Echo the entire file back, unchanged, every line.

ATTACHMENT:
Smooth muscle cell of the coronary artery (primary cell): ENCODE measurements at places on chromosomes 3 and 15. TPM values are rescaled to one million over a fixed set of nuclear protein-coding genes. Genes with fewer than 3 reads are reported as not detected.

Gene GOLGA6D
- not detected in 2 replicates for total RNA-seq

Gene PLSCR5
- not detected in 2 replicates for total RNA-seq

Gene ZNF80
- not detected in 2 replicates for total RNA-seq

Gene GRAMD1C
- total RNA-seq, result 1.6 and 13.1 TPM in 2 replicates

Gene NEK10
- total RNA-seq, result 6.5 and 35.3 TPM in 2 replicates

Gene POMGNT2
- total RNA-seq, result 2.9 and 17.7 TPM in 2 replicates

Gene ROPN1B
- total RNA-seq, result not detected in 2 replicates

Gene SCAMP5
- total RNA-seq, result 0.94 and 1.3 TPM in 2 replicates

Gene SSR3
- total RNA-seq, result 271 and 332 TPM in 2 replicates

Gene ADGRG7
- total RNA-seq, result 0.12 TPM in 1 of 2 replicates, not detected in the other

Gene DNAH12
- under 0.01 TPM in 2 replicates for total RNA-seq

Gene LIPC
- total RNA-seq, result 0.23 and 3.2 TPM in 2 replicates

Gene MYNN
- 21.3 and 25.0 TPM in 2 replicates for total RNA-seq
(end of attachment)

Smooth muscle cell of the coronary artery (primary cell): ENCODE measurements at places on chromosomes 3 and 15. TPM values are rescaled to one million over a fixed set of nuclear protein-coding genes. Genes with fewer than 3 reads are reported as not detected.

Gene GOLGA6D
- not detected in 2 replicates for total RNA-seq

Gene PLSCR5
- not detected in 2 replicates for total RNA-seq

Gene ZNF80
- not detected in 2 replicates for total RNA-seq

Gene GRAMD1C
- total RNA-seq, result 1.6 and 13.1 TPM in 2 replicates

Gene NEK10
- total RNA-seq, result 6.5 and 35.3 TPM in 2 replicates

Gene POMGNT2
- total RNA-seq, result 2.9 and 17.7 TPM in 2 replicates

Gene ROPN1B
- total RNA-seq, result not detected in 2 replicates

Gene SCAMP5
- total RNA-seq, result 0.94 and 1.3 TPM in 2 replicates

Gene SSR3
- total RNA-seq, result 271 and 332 TPM in 2 replicates

Gene ADGRG7
- total RNA-seq, result 0.12 TPM in 1 of 2 replicates, not detected in the other

Gene DNAH12
- under 0.01 TPM in 2 replicates for total RNA-seq

Gene LIPC
- total RNA-seq, result 0.23 and 3.2 TPM in 2 replicates

Gene MYNN
- 21.3 and 25.0 TPM in 2 replicates for total RNA-seq